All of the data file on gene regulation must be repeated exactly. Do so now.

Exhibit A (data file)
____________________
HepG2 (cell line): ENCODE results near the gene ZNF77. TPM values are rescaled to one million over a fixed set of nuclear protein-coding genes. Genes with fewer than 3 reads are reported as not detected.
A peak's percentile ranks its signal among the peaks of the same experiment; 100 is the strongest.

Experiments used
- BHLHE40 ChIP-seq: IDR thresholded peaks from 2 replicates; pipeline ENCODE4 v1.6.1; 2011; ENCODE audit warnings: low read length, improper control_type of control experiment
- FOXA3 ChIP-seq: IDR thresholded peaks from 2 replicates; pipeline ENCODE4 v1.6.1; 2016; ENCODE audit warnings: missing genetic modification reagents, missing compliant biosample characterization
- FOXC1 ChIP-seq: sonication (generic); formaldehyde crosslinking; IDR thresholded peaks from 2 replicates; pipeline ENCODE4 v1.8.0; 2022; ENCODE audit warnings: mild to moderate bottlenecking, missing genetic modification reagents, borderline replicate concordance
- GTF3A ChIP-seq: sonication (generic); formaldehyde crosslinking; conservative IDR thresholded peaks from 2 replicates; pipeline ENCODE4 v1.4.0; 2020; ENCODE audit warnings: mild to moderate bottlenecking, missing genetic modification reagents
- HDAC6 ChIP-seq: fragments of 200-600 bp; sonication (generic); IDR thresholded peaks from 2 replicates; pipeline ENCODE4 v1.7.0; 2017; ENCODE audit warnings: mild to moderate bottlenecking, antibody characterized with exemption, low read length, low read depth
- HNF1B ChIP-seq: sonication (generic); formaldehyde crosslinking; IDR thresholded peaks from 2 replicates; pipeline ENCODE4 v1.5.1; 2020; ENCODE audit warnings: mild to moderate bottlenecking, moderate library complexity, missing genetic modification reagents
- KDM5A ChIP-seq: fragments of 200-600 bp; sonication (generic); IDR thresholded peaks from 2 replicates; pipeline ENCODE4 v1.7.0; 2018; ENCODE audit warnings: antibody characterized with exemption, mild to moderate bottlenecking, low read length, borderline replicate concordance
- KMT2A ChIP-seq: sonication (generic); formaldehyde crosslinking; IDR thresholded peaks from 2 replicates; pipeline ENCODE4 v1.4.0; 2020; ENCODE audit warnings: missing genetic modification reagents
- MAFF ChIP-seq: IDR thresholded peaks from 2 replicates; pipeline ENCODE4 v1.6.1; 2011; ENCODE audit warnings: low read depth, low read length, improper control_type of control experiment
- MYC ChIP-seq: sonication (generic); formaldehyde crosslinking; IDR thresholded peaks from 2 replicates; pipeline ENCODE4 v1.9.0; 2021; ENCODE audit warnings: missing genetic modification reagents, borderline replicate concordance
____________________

HepG2 (cell line): ENCODE results near the gene ZNF77. TPM values are rescaled to one million over a fixed set of nuclear protein-coding genes. Genes with fewer than 3 reads are reported as not detected.
A peak's percentile ranks its signal among the peaks of the same experiment; 100 is the strongest.

Experiments used
- BHLHE40 ChIP-seq: IDR thresholded peaks from 2 replicates; pipeline ENCODE4 v1.6.1; 2011; ENCODE audit warnings: low read length, improper control_type of control experiment
- FOXA3 ChIP-seq: IDR thresholded peaks from 2 replicates; pipeline ENCODE4 v1.6.1; 2016; ENCODE audit warnings: missing genetic modification reagents, missing compliant biosample characterization
- FOXC1 ChIP-seq: sonication (generic); formaldehyde crosslinking; IDR thresholded peaks from 2 replicates; pipeline ENCODE4 v1.8.0; 2022; ENCODE audit warnings: mild to moderate bottlenecking, missing genetic modification reagents, borderline replicate concordance
- GTF3A ChIP-seq: sonication (generic); formaldehyde crosslinking; conservative IDR thresholded peaks from 2 replicates; pipeline ENCODE4 v1.4.0; 2020; ENCODE audit warnings: mild to moderate bottlenecking, missing genetic modification reagents
- HDAC6 ChIP-seq: fragments of 200-600 bp; sonication (generic); IDR thresholded peaks from 2 replicates; pipeline ENCODE4 v1.7.0; 2017; ENCODE audit warnings: mild to moderate bottlenecking, antibody characterized with exemption, low read length, low read depth
- HNF1B ChIP-seq: sonication (generic); formaldehyde crosslinking; IDR thresholded peaks from 2 replicates; pipeline ENCODE4 v1.5.1; 2020; ENCODE audit warnings: mild to moderate bottlenecking, moderate library complexity, missing genetic modification reagents
- KDM5A ChIP-seq: fragments of 200-600 bp; sonication (generic); IDR thresholded peaks from 2 replicates; pipeline ENCODE4 v1.7.0; 2018; ENCODE audit warnings: antibody characterized with exemption, mild to moderate bottlenecking, low read length, borderline replicate concordance
- KMT2A ChIP-seq: sonication (generic); formaldehyde crosslinking; IDR thresholded peaks from 2 replicates; pipeline ENCODE4 v1.4.0; 2020; ENCODE audit warnings: missing genetic modification reagents
- MAFF ChIP-seq: IDR thresholded peaks from 2 replicates; pipeline ENCODE4 v1.6.1; 2011; ENCODE audit warnings: low read depth, low read length, improper control_type of control experiment
- MYC ChIP-seq: sonication (generic); formaldehyde crosslinking; IDR thresholded peaks from 2 replicates; pipeline ENCODE4 v1.9.0; 2021; ENCODE audit warnings: missing genetic modification reagents, borderline replicate concordance